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The Mariners have been known to occasionally take days off in the middle of the season. Being distinctly human myself, I also feel the need to take a break from time to time, so consider this one of those days. No extended recap for this one, so let's go right to the chart:

Biggest Contribution: Richie Sexson, +19.5%
Biggest Suckfest: Jeff Nelson, -26.9%
Most Important Hit: Sexson homer, +22.9%
Most Important Pitch: Ordonez walk, -20.9%
Total Contribution by Pitcher(s): +9.3%
Total Contribution by Hitters: +23.7%

(What is this?)

A few notes real quick:

Why Closers Are Overrated, Example 2345987236947823: JJ Putz getting Rondell White to ground out with two down and the bases loaded in the top of the seventh was twice as important as Eddie Guardado's entire inning.

That said, it says something about just how good Guardado has been this year when people claim that he "made things interesting" by walking one batter in the ninth.

Pat Borders would need eight consecutive home runs to reach an .800 OPS.

Adrian Beltre in July: .253/.287/.518
Adrian Beltre in 2004: .334/.388/.629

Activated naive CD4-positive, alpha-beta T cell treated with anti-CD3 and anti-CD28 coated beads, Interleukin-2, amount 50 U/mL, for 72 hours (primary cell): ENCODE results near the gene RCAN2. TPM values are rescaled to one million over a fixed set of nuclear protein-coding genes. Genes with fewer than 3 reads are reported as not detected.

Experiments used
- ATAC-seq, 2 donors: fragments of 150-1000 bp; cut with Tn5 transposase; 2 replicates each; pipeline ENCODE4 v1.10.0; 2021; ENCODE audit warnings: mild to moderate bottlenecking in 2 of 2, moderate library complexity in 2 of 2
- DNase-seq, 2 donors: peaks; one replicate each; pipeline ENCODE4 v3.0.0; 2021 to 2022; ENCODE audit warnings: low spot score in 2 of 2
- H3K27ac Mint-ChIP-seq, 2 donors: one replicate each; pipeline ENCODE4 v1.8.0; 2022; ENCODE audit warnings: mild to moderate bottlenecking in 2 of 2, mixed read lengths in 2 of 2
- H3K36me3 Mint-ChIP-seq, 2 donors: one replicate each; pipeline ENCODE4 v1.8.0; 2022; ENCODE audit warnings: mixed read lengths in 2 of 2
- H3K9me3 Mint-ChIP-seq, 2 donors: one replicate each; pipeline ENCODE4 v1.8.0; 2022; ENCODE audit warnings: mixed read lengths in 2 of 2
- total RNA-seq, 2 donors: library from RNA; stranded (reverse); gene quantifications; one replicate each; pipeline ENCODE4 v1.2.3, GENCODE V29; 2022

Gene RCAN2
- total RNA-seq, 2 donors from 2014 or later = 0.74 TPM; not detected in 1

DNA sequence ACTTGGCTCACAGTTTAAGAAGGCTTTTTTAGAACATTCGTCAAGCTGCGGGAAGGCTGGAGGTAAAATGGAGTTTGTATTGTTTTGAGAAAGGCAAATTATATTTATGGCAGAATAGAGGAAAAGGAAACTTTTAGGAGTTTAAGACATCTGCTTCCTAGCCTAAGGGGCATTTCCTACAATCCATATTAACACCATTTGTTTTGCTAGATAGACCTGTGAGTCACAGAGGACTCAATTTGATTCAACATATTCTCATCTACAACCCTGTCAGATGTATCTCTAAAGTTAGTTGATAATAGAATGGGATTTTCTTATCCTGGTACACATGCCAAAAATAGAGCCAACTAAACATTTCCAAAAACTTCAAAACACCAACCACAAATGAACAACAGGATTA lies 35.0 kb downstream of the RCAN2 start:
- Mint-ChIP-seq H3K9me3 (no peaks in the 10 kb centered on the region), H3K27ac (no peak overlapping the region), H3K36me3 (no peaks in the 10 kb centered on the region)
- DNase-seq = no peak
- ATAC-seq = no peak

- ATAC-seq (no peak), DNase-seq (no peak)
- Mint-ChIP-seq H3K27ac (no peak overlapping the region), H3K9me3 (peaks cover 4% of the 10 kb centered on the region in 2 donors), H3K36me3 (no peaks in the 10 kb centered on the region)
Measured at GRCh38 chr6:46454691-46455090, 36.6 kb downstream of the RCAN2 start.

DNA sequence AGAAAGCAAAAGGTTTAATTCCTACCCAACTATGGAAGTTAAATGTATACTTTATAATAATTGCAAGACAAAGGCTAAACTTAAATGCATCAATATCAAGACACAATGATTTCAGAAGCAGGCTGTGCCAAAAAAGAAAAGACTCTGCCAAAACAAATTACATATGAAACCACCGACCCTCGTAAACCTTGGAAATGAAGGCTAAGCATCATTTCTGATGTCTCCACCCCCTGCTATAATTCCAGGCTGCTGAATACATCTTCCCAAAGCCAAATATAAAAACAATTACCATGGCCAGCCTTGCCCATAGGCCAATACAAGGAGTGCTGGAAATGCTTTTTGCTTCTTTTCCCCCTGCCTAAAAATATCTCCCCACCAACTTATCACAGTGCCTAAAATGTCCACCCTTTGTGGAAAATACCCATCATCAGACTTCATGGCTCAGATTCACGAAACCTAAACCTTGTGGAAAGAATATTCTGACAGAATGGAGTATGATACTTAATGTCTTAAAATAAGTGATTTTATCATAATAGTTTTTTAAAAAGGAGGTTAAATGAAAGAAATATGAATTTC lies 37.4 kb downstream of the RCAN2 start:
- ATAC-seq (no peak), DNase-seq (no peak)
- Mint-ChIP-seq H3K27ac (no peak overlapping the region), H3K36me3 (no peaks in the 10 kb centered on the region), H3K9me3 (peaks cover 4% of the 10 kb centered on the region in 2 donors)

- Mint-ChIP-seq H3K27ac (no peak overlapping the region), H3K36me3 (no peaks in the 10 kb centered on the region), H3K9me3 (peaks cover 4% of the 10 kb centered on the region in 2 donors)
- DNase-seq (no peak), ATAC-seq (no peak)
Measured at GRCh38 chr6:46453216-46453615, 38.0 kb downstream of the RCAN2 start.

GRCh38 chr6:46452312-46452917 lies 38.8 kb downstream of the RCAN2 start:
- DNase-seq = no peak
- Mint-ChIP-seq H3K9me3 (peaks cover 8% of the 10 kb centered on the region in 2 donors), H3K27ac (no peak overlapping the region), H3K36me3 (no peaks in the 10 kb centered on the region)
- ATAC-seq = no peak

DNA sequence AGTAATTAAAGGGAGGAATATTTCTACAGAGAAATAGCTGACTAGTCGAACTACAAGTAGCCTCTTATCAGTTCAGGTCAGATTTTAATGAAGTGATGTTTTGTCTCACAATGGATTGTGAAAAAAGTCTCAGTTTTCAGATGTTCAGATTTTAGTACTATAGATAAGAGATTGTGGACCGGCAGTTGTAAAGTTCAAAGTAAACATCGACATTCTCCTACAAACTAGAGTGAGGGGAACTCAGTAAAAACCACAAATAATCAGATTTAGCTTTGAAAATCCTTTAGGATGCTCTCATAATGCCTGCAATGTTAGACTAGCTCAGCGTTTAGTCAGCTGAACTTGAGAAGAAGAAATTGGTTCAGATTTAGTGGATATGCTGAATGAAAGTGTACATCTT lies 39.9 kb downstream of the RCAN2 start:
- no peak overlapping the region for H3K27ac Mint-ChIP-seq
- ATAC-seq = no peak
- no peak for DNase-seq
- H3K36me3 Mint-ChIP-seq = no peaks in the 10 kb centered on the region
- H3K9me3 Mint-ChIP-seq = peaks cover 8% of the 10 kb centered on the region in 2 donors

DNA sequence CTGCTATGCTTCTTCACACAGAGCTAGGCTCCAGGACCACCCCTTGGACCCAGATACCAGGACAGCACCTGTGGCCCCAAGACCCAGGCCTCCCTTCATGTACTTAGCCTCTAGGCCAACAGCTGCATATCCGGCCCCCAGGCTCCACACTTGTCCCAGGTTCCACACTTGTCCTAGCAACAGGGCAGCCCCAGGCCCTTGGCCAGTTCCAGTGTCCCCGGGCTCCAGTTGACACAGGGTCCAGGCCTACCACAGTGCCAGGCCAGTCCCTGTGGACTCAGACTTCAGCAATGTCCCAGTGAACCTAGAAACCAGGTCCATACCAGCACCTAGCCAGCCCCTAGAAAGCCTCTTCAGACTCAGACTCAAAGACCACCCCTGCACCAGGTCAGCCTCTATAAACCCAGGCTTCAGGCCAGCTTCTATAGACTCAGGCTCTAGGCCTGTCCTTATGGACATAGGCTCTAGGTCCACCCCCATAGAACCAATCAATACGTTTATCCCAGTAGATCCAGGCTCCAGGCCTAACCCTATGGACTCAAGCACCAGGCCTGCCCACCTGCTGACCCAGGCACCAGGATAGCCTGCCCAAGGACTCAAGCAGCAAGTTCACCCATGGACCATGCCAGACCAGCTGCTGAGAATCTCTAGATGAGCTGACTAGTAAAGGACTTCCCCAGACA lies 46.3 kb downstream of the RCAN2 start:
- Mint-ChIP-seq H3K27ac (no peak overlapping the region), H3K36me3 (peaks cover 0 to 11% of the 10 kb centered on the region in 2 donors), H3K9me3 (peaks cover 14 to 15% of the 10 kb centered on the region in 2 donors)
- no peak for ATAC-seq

Net difference: -.081/-.101/-.111

That's a pretty consistent drop across the board; his walks are down a little bit, possibly because he's not hitting well enough to make a guy pitch around him, and his isolated power is down 10%, but the numbers are all within the same general range. (Hell, the .265 IsoP figure Beltre is sporting in July would still be good enough to rank 14th in baseball over the entire season.)

The point here is that, given the nature of batting average, these kinds of dips are not out of the question for any player. Sometimes he hits balls that drop in, and he puts up MVP numbers, and other times he hits balls that get caught, and he looks like Tony Batista. As one example, it happened to Pat Burrell - he looked great in 2002, lost a few singles and doubles and looked terrible in 2003, then split the difference and looked pretty good in 2004. It happens.

There are two reasons to be encouraged: one, Beltre's finally showing the same kind of power that he flashed a year ago, and two, check out how his July numbers stack up against his post-ASB splits from 2003:

This year: .253/.287/.518
2003: .257/.295/.506

(And we all know what he did the following season.)

It's entirely possible (probable?) that I'm reading too much into a three-week sample size, but even if I were to concede that point, it's easy to see that Beltre's swinging a power bat right now, and that's just a factual observation. We've seen him take some walks in June and slug the ball in July - here's to Beltre putting them together in August.

Ryan Franklin's walks are up 19% from last year, and his strikeouts are down 12%. This is approaching the point of statistical significance.

Joel Pineiro and Jason Johnson tomorrow night at 7:05pm.